Well, I can tell you the following: one of the reasons why I don't want to delve into it is that I don't have a very profound understanding of it myself. I more or less see how it is handled, but I think it would be too dangerous for me to go and talk much about it.
However, what I tried to point out (and it is no "pedagogical weaseling out") is that for THIS PARTICULAR CASE (the anti-correlation of detections predicted by QED), you really don't need that machinery. I'm really convinced that what I've written down is correct, as a QED prediction, because I really need only very few elements of quantum theory to make the point, and I'm really amazed to see you contest it each time.

That said, I'll try to plunge deeper into the Glauber formalism to try to address the points you raise.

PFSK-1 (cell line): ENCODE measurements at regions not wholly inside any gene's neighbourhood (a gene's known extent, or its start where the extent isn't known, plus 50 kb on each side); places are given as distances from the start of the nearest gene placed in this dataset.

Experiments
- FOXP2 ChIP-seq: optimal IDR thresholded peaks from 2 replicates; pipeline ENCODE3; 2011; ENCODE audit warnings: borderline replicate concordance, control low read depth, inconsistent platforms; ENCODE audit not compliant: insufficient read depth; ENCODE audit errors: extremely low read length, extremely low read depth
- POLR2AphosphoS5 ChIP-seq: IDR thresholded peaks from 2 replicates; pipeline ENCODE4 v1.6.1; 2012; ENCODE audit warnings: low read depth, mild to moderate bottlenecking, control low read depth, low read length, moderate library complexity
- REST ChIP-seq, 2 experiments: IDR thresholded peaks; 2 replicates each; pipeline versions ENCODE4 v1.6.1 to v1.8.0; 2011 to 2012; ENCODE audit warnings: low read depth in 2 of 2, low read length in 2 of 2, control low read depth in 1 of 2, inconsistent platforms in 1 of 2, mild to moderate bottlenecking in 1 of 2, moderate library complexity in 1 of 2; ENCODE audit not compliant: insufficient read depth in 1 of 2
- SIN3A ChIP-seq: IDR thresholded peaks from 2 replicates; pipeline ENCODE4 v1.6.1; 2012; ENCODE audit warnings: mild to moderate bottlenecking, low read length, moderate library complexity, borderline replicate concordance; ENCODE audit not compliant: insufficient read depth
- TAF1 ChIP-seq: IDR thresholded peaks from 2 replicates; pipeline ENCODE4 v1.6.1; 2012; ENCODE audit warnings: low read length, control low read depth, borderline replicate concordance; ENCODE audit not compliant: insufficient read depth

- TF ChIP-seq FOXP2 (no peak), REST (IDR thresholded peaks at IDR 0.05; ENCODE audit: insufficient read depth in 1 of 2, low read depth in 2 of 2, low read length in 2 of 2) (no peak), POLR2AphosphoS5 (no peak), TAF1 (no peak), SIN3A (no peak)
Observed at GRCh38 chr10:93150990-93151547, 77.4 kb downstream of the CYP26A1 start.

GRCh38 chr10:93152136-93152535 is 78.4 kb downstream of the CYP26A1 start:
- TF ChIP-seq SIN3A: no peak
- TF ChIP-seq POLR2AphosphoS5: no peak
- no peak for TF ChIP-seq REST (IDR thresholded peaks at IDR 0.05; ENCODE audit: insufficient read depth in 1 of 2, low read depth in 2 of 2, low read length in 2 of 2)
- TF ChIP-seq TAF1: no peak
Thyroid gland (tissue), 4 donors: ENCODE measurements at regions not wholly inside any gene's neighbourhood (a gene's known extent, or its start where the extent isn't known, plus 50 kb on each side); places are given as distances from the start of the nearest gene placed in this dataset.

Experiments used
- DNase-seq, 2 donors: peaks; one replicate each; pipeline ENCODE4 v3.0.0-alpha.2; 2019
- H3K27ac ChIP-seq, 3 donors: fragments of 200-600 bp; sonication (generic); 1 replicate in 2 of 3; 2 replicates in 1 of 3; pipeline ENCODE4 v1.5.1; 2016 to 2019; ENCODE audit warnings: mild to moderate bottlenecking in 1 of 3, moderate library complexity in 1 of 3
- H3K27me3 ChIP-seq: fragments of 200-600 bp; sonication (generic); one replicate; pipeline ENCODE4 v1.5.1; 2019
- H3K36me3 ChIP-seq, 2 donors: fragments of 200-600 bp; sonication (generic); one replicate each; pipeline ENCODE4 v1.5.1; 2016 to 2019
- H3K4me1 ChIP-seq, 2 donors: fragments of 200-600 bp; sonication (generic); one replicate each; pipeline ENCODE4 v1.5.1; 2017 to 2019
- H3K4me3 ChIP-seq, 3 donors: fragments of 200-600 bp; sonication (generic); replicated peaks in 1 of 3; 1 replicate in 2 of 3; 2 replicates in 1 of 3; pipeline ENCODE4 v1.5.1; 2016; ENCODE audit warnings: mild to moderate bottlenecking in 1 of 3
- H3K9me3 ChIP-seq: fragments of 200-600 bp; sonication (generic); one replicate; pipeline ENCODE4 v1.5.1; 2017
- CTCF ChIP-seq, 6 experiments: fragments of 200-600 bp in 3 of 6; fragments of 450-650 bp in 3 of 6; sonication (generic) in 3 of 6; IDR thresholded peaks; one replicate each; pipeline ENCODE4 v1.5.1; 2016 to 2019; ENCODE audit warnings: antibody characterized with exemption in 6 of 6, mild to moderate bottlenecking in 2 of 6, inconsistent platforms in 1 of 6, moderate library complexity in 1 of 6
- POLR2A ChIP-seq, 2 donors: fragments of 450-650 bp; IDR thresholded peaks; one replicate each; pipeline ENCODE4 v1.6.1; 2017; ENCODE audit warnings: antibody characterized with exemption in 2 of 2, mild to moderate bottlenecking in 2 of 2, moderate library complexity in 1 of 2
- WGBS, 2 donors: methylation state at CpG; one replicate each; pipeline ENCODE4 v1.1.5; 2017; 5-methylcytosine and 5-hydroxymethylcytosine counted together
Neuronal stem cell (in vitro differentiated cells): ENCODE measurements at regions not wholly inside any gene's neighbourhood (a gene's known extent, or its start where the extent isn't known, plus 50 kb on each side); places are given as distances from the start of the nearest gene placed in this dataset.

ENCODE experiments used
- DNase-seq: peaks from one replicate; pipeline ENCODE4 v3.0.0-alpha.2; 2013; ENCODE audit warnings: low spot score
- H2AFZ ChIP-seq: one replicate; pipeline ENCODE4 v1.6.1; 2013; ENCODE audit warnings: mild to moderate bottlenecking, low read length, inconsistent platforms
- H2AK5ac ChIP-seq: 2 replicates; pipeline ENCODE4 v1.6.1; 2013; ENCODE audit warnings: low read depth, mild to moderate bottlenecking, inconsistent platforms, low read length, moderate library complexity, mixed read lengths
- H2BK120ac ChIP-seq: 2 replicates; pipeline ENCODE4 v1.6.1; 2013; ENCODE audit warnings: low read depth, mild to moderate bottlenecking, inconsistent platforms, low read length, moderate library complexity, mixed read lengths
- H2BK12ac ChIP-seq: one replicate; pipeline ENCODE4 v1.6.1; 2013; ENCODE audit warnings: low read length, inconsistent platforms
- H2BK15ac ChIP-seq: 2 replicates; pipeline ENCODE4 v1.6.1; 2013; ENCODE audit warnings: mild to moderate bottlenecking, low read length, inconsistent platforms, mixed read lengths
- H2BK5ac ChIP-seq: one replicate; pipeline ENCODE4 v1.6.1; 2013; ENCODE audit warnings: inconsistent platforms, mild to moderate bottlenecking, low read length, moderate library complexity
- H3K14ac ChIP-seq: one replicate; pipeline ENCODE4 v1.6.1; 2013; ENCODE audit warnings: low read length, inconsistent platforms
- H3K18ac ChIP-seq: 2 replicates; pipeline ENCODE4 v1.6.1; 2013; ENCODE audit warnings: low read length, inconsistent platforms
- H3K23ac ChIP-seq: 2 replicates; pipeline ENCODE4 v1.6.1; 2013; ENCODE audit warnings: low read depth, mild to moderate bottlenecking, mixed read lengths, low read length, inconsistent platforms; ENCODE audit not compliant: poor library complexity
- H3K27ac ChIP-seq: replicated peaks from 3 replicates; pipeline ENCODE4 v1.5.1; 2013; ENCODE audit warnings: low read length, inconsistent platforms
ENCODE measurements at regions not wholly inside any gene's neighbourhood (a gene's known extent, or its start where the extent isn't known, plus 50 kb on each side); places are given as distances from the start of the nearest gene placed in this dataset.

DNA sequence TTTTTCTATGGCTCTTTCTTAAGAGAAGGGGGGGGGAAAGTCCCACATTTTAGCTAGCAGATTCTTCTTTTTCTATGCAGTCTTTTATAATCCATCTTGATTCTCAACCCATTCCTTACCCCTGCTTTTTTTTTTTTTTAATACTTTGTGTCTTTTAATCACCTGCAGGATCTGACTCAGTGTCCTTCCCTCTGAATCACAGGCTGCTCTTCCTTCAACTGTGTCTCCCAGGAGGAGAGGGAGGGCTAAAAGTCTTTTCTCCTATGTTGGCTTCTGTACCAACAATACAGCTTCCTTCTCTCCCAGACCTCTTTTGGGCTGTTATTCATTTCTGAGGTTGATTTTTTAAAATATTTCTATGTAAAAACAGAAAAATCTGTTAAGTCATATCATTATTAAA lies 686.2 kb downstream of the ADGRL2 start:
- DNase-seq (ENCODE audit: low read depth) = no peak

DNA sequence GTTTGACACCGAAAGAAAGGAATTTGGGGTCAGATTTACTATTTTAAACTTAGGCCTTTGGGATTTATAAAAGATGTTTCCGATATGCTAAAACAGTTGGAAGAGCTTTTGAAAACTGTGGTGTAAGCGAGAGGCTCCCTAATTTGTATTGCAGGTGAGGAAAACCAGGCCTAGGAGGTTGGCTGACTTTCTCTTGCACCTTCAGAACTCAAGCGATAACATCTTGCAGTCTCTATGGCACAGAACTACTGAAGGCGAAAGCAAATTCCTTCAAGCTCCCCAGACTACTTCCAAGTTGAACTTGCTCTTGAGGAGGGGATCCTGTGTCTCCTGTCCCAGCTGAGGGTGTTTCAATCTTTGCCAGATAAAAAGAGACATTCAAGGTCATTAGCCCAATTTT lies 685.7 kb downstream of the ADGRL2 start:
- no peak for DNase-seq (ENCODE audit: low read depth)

cheers,
Patrick.
vanesch
#69
Apr19-05, 02:00 PM
Emeritus
Sci Advisor
PF Gold
P: 6,236
Quote Quote by nightlight
Question-a) Given actual DT and DR of their setup, thus DT absorbing mode |T> (hence a_t |T> = |0>, a_t |R> = 0) and DR absorbing mode |R>, what input state (used for <...> in AJP.9) do you need in the numerator of (AJP.9) to obtain their g2=0? Is that input state same as their "one photon" state |Psi.1> = (|T> + |R>)/sqrt(2) ?
This is a particularly easy question to answer.

The numerator is < a_t^dagger a_r^dagger a_r a_t >

and the state is 1/sqrt(2) (|t> + |r>)

This is nothing else but the norm of the following vector:

a_r a_t 1/sqrt(2) (|t> + |r>)

apply distributivity (linearity of the a operators):

1/sqrt(2) ( a_r a_t |t> + a_r a_t |r> )

Now take the first term: a_t |t> = |0> and a_r |0> = 0

the second term: note that a_t |r> = 0, so a_r a_t |r> = 0

So it seems that we have the null vector. Its norm is 0.

QED

cheers,
Patrick.
vanesch
#70
Apr19-05, 02:10 PM
Emeritus
Sci Advisor
PF Gold
P: 6,236
Quote Quote by nightlight